The two largest home improvement retailers, Home Depot and Lowe’s, have been named defendants in a proposed class action filed in a federal court in California. Plaintiffs claim these stores failed in their obligation to warn customers of the cancer risks associated with glyphosate, the active ingredient in the herbicide Roundup.
According to the complaint, management at both companies were provided with a “safety data sheet” (SDS), which warns of glyphosate exposure through the skin or inhalation. However, the only warning provided on Roundup labeling lists eye irritation as a risk. Lead plaintiff James Weeks says that Lowes and Home Depot had an obligation to share the information included in the SDS and advise customers to wear a respirator and protective clothing when applying Roundup.
Weeks also claims that the stores are in violation of California’s Consumer Legal Remedies Act in their failure to warn their customers about the possible cancer risks. Citing findings by the International Agency for Research on Cancer that determined glyphosate to be a “probable carcinogen,” Weeks notes that “The IARC also found that glyphosate caused DNA and chromosomal damage in human cells.”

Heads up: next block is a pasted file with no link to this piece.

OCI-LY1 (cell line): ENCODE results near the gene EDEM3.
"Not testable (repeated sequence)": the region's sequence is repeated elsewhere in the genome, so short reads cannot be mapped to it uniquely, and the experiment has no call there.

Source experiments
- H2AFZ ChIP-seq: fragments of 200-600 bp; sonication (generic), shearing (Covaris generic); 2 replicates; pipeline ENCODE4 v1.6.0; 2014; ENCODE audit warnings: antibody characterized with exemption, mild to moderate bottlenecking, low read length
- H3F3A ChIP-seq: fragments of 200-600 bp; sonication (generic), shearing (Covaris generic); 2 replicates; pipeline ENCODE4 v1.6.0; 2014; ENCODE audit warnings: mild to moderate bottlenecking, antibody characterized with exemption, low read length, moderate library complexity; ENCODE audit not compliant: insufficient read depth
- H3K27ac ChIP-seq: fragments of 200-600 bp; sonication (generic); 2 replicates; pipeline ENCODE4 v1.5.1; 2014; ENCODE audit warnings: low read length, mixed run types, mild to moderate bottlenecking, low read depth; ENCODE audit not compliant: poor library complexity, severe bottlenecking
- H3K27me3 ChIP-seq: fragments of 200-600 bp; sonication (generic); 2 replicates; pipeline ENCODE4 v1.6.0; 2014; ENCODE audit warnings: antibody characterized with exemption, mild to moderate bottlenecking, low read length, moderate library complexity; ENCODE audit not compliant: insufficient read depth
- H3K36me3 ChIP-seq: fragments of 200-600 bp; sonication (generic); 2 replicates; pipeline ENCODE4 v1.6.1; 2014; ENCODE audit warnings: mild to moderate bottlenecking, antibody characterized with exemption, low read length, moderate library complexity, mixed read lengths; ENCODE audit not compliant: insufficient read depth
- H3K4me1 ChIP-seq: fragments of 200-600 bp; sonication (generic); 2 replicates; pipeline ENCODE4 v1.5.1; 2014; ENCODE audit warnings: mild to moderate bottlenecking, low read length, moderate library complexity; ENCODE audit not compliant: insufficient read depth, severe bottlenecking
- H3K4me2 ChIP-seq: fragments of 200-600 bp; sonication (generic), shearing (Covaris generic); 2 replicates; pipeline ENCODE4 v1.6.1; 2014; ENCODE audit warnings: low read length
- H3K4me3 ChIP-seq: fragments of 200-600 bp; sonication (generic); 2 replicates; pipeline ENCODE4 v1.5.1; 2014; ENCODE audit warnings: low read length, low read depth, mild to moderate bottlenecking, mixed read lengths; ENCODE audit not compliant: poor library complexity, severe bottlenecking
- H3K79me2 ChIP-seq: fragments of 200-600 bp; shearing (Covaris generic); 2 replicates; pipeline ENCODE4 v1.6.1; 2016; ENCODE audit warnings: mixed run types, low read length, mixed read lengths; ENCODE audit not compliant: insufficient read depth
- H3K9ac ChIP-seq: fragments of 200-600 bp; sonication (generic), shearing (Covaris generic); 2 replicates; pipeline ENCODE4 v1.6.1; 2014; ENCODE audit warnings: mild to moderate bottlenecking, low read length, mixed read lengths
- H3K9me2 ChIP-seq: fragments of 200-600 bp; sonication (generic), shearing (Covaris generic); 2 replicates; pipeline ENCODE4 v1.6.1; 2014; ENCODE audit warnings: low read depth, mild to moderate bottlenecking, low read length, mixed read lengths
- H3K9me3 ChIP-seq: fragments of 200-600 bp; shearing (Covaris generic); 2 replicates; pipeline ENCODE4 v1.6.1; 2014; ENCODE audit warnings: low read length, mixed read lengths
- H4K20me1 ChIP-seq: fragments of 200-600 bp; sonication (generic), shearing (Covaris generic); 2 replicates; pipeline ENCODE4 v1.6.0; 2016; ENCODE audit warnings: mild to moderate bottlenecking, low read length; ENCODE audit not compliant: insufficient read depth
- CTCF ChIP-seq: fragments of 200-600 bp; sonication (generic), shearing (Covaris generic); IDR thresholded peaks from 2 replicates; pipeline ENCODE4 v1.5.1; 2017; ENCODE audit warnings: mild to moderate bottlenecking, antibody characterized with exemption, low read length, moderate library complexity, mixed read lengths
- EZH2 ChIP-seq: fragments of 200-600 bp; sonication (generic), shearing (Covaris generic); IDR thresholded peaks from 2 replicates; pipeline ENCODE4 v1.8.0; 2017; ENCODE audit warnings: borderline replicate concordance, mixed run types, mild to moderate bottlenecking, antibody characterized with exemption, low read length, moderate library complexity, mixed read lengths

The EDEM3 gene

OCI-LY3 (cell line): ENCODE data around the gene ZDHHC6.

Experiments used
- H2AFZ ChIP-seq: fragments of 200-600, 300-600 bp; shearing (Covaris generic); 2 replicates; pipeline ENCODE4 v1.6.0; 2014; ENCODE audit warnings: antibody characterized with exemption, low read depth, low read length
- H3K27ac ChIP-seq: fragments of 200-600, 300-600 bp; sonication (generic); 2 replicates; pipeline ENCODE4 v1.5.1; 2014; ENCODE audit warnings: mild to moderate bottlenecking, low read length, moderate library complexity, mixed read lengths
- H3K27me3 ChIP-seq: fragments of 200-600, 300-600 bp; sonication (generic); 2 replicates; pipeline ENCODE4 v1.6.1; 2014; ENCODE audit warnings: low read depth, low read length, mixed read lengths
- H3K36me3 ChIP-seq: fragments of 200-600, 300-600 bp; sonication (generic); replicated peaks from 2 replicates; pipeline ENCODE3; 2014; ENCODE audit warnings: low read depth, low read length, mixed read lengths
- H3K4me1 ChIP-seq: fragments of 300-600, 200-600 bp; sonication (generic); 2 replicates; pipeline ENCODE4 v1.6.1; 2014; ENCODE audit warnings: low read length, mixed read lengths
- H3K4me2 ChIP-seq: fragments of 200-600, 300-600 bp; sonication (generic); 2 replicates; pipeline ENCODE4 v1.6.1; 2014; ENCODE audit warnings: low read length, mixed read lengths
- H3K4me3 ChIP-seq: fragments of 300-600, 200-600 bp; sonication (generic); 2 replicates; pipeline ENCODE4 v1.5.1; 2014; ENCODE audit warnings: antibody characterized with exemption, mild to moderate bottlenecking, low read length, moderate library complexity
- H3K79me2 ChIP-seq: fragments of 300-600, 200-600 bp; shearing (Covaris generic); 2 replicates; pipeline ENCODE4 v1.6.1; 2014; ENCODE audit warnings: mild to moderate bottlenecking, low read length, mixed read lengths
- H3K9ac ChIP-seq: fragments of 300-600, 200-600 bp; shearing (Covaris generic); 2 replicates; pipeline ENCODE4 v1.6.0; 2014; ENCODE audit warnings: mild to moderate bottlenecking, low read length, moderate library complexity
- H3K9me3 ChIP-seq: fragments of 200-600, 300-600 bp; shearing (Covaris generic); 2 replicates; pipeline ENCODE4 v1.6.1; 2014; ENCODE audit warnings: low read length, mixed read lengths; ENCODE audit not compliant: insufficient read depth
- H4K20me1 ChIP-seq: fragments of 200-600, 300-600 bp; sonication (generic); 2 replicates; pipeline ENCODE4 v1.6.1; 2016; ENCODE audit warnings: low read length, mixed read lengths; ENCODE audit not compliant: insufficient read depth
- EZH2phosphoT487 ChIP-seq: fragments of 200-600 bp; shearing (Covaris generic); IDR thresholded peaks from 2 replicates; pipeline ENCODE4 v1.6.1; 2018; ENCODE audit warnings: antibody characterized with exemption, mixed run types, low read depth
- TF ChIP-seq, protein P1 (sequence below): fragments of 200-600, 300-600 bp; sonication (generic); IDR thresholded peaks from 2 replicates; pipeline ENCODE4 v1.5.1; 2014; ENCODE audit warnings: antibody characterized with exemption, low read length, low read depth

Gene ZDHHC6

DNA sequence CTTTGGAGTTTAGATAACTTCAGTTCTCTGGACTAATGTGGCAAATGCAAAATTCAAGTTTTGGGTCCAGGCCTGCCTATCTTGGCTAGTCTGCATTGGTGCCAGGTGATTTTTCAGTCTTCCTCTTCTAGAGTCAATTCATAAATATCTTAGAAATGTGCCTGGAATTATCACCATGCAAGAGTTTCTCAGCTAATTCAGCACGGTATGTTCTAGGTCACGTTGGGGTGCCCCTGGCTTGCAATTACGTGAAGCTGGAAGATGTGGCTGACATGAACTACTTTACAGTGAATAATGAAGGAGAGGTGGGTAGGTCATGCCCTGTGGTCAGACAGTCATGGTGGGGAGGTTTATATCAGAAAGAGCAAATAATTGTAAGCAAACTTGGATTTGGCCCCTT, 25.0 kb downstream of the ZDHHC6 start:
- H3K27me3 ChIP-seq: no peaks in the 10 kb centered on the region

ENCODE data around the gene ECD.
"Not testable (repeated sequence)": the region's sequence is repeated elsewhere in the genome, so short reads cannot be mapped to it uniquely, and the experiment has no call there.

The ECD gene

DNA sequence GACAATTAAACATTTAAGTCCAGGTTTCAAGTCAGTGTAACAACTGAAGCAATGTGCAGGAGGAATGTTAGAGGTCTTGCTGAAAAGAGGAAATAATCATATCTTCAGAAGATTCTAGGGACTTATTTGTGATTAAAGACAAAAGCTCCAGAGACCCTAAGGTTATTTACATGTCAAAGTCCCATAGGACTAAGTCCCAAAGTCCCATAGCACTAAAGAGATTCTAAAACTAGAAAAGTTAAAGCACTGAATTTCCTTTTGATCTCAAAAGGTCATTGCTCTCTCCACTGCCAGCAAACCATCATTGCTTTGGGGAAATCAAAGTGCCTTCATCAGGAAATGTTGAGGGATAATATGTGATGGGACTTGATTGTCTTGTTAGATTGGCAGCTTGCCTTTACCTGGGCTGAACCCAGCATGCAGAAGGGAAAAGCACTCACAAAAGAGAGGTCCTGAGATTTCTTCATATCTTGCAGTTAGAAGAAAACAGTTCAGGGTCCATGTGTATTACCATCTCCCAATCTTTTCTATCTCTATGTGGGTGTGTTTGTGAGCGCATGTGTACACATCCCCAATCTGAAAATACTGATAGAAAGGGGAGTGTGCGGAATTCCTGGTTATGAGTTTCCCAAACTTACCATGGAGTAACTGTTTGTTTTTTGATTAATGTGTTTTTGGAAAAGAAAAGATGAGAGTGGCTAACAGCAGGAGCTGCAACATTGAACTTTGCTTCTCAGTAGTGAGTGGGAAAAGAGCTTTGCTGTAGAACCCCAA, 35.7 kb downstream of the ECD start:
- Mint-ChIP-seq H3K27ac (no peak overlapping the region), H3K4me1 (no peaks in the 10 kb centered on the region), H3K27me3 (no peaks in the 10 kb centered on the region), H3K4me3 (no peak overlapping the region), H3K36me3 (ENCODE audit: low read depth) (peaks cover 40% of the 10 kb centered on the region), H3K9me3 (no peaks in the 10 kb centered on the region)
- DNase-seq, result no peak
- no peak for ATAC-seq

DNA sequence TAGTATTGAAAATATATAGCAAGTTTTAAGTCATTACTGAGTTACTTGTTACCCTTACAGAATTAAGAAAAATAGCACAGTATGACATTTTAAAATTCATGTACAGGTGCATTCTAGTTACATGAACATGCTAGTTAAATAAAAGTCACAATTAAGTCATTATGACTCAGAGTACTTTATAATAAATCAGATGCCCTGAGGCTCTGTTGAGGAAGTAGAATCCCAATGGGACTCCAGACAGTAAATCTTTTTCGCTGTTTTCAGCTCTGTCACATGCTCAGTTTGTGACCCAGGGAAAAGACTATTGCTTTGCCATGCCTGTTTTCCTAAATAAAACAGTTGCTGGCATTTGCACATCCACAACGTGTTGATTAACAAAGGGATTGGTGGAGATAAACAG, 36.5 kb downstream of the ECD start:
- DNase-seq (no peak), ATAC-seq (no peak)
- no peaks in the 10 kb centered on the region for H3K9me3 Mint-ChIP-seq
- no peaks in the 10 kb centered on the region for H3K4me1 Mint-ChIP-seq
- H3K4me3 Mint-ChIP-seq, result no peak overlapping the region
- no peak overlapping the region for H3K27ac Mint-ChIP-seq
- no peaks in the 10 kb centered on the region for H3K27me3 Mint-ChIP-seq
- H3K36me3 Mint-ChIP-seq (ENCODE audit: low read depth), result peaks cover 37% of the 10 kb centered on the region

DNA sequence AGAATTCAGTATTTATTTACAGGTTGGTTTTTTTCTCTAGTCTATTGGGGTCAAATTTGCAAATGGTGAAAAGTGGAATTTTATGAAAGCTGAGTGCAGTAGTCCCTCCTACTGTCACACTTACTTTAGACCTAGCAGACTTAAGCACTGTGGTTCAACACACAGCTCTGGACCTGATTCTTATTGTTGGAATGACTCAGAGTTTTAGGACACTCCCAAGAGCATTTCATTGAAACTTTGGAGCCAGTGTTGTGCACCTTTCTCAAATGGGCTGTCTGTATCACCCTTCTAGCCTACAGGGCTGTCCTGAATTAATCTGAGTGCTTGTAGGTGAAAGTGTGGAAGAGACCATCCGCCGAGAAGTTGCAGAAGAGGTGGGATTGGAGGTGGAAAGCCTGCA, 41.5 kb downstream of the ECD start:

This proposed class action is just the latest in a series of blows against Bayer AG, which obtained the rights to Roundup last year in its takeover of the original developer and manufacturer, Monsanto. Already, a major activist organization, SumOfUs, has started a petition demanding that Home Depot and Lowe’s pull all glyphosate containing products from their shelves.
As of this writing, the petition has garnered nearly 25,000 signatures – and it is likely that it will succeed. Earlier, SumOfUs was able to force both retailers to stop all sales of neonicotinoids (also known as “neonics”), a class of insecticides that that have been linked to the collapse of bee colonies around the world.
If Lowe’s and Home Depot can be convinced to stop carrying Roundup and other glyphosate-based herbicides, it will deprive Bayer of yet another major source of income, adding to its growing list of woes – of which massive litigation is only a part. Glyphosate has been banned in a number of countries and is subject to tight restrictions in several others. Meanwhile, Bayer is facing extreme pressure from its shareholders, who have seen the company’s value fall by 40 percent over the past year.
In a related story the approximately 18,400 plaintiffs who have brought cancer lawsuits against Bayer were joined recently by a prominent celebrity who alleges his non-Hodgkin’s lymphoma (NHL) was caused by glyphosate exposure. Merril Hoge, a former running back for the Pittsburgh Steelers, says he was first exposed to glyphosate as a child when he worked on a potato farm in Idaho. He was diagnosed with NHL in 2003.